As I sat across from the doctor and was asked for the umpteenth time what my medical history was and had no answer, I made the decision. It was time to find my birth mother. Bio Mom. I had no idea how long it would take or how one meeting would affect me so profoundly. After all, I was just doing this to find out my medical history.
My parents, who adopted me when I was three months old, are East Indian and yes, they fit the stereotype. Ma (a chemist) and Baba (a mathematician) have always been more than supportive in all that I do... even when I decided to drop out of university to pursue my dreams as a Broadway dancer. I'm sure that was a hard pill to swallow! But when I announced that I was going to search for my birth mother and Ma helped make it happen, well, I guess I just didn't expect it. Being a mom now, I realize how hard that must have been for her.
I've always known I was adopted. My parents never hid it from me and were very open with any questions I had as I got older. We talked about it with each other and to others because it was something we were proud of. The day I was adopted was declared my "Special Day" and we celebrate it every year like a birthday. As far as I'm concerned, my parents did everything right.
The months leading up to meeting Bio Mom, I was on tour and got word that she had been located and wanted to meet. Since I wasn't in town, the counseling sessions had to be done over the phone. I wondered why I needed counseling, but brushed it off.
The Day I Met My 'Mother'
With my best friend in tow, we pulled up to a rundown apartment building across town from where my parents lived. As we entered the building, a woman and man were walking toward us. She stopped. "Oh my God! You're beautiful!" Record scratch.
I rode up the elevator in silence as Bio Mom chattered on about my car, my outfit and how proud she was of me. I searched her face for any signs of myself, but found nothing.
Once in the apartment, the bizarre moments kept coming and left me open mouthed.
"So, are you disappointed?"
"You can call me mom."
"I love you!"
I was on emotional overload and I forgot why I was there! My best friend could sense the tension and started asking questions for me. We learned that I have a half brother and that Bio Mom wasn't even sure who my father was until she saw me (I'm mixed-race). Wow! We even took a trip down to the McDonald's where my half bio brother was working so we could meet. He jumped over the counter and let everyone know I was his sister, "That's my sister! I love you, Man!"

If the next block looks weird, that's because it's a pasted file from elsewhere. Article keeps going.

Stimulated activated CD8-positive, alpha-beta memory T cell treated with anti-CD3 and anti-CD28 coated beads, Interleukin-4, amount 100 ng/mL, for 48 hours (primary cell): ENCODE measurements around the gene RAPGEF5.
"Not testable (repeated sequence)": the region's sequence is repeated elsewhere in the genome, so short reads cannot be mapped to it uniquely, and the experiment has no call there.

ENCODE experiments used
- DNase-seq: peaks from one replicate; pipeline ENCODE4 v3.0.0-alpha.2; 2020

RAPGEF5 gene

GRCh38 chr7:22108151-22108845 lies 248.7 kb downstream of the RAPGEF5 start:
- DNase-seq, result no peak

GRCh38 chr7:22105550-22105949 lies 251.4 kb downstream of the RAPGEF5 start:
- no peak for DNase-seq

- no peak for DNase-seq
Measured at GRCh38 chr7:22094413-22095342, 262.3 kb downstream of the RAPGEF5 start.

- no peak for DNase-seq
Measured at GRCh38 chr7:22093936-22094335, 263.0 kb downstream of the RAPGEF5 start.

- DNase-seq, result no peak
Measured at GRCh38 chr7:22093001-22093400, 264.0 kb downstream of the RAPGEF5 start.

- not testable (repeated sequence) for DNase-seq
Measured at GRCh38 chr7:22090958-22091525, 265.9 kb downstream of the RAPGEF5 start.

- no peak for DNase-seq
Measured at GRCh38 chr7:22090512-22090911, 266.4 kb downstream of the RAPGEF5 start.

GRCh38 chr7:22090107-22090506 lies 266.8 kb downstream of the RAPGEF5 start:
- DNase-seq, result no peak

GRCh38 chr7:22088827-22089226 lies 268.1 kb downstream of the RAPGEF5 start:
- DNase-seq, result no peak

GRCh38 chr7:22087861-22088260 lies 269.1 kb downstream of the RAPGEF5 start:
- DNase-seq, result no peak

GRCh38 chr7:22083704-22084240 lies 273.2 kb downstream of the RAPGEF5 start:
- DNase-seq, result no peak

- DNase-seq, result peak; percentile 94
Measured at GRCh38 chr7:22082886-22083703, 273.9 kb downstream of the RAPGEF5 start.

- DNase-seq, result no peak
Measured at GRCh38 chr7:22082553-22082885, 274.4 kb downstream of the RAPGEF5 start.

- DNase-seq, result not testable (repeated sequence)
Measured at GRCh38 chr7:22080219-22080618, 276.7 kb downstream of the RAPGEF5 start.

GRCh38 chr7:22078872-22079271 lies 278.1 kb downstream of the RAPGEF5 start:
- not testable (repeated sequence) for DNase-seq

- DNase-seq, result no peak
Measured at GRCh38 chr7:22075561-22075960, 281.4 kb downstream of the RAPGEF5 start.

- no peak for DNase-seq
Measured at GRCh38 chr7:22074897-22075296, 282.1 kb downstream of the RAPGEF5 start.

My head was about to explode!
As the visit was winding down and we got up to leave, Bio Mom was crying. I felt terrible that I felt nothing for her. She wanted to keep in touch, but I wasn't sure that was something I could do. So many "what ifs" were swirling through my head. What if she had kept me? What if I end up like her? What if I'm not able to love her? Does that make me a horrible person? I just wanted to go home.
It's been 12 years since that meeting, but that day changed the course of my life and all my relationships. Here are a few things I learned:
1. Manage Your Expectations
I never had any interest in meeting my birth parents until my medical history became an issue. Obviously, when I got word that the meeting was happening, I created some sort of fantasy of who my mother would be and how I would fit into her life. Unfortunately, for Bio Mom, and me there was no way she was going to live up to my expectations.
That day was completely overwhelming and brought up a lot of unresolved issues I didn't know existed. I found myself so angry with Bio Mom. I know now that I wasn't angry with her, I was really angry with myself. Angry for not loving her. Angry for not wanting a relationship with her. Angry for being scared of ending up like her. This wasn't a black and white situation. It was very gray. I had to stop making judgments and forgive her and myself in order to move forward. Now that I'm a mom, I understand her deep connection to me, but I've forgiven myself for not having a relationship with her.
3. Life Is A Miracle
Once I got over being angry, I was able to open my eyes to all the miracles I had been privileged to. Bio Mom gave me the miracle of a life and I am so grateful she put me up for adoption so that Ma and Baba were able to give me the miracle of my life.
4. You Create Your Family
After meeting Bio Mom, all I wanted to do was go home and hug my parents. I'm sure I've inherited a few things from Bio Mom (guess I'll never really know), but my parents have passed on precious gifts to me that have helped me become the successful human being that I am today! No, I'm not good at math or chemistry, but I'm stubborn and fight for what I believe is right, just like Baba and maybe cry a little too easily at sappy movies like Ma. The old adage, "blood is thicker than water" never really made sense to me because I believe you create your family just like my parents did.
To learn about her new children's book for multiracial children & families, visit www.ImAwesomeBecause.com